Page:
Reason #2: More relevant and cost-effective.

Local search delivers highly relevant search results to the consumer. Relevancy means users can find the products and services they seek in a specific location and businesses gain consumers who are ready to buy. For a local company looking for local customers or a national company steering customers to local storefronts, local search provides targeted messages to the consumer searching for a product or service in a particular area. Local search lets businesses with a local presence connect with these customers. And for businesses with limited marketing dollars, it is often more cost-effective to advertise using local search, because ROI is higher when a business is able to target its advertising dollars with a specific category and location.

Reason #3: Reach consumers at all stages of the buying cycle.

Consumers at the top of the funnel use general search terms to gather information and research products, services and brands. Consumers who are closer to purchase investigate pricing and compare products. They also use local search terms to locate nearby outlets that carry the products and services they have just researched. In this scenario, neither local nor national search has an advantage over the other. The value of each depends on where the consumer is in terms of their buying cycle and how marketers can best promote their product or service.

National search allows companies who want to do branding to focus their campaign, tactics and message on the national level. At the same time, companies with a brick-and-mortar presence can use local search to promote or drive traffic to their various locations. For national advertisers and e-tailers without a local physical presence, geotargeting allows them to send locally targeted messages to consumers.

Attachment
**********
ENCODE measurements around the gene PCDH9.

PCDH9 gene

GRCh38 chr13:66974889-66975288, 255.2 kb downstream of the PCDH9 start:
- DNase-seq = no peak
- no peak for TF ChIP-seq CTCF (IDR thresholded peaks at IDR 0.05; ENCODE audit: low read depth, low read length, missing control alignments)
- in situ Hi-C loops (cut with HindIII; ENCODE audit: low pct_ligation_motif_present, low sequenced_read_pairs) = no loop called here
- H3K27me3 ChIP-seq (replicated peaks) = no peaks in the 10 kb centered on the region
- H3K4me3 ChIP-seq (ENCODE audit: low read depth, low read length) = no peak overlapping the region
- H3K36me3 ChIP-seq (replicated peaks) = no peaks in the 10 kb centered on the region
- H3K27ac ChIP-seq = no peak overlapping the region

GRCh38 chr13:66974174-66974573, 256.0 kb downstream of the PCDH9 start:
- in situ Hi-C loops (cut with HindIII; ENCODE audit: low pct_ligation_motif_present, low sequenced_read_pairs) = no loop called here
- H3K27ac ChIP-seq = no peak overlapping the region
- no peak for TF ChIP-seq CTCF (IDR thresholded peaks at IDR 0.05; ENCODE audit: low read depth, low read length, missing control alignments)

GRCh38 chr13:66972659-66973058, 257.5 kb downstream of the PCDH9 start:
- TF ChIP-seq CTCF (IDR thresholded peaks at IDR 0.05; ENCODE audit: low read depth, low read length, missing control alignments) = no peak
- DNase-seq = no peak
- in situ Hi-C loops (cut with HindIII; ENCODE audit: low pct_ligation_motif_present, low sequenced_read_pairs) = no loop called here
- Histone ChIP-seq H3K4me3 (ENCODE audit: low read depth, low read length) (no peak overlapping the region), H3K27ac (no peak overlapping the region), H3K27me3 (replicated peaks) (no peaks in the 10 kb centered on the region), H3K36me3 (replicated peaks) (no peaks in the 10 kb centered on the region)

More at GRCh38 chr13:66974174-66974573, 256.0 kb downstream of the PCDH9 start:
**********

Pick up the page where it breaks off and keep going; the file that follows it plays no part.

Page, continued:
Reason #4: Improve SERP rankings.

Some national or international companies reject local search, fearing that local search optimization will diminish their brands. Optimizing for local search certainly doesn’t preclude competing at a national or international level. It’s possible, and recommended, to optimize certain pages for local and national search in order to attract both audiences.

A firm with an international clientele that also has a local fan base can generate activity that increases its authority online. Optimizing for local terms, sponsoring regional events, including the company’s address(es) on the footer of every page, deploying subpages and subdomains that are targeted to geographic regions, and creating a robust business profile on Google does not keep a company from dominating national search results. Winning local search can build a domain’s authority and lead to improved rankings in non-geographic search terms.

Customers come from all walks of life. They purchase in-store and online at all hours of the day, they browse, they click, and they spend more money on products and services every year. Don’t be one of the businesses that are losing revenue by neglecting to maximize their brand’s visibility in their buyers’ areas with local and national search.


  1. It’s fascinating that while online sales are a relatively small percentage of total retail sales, the influence of online extends far beyond that.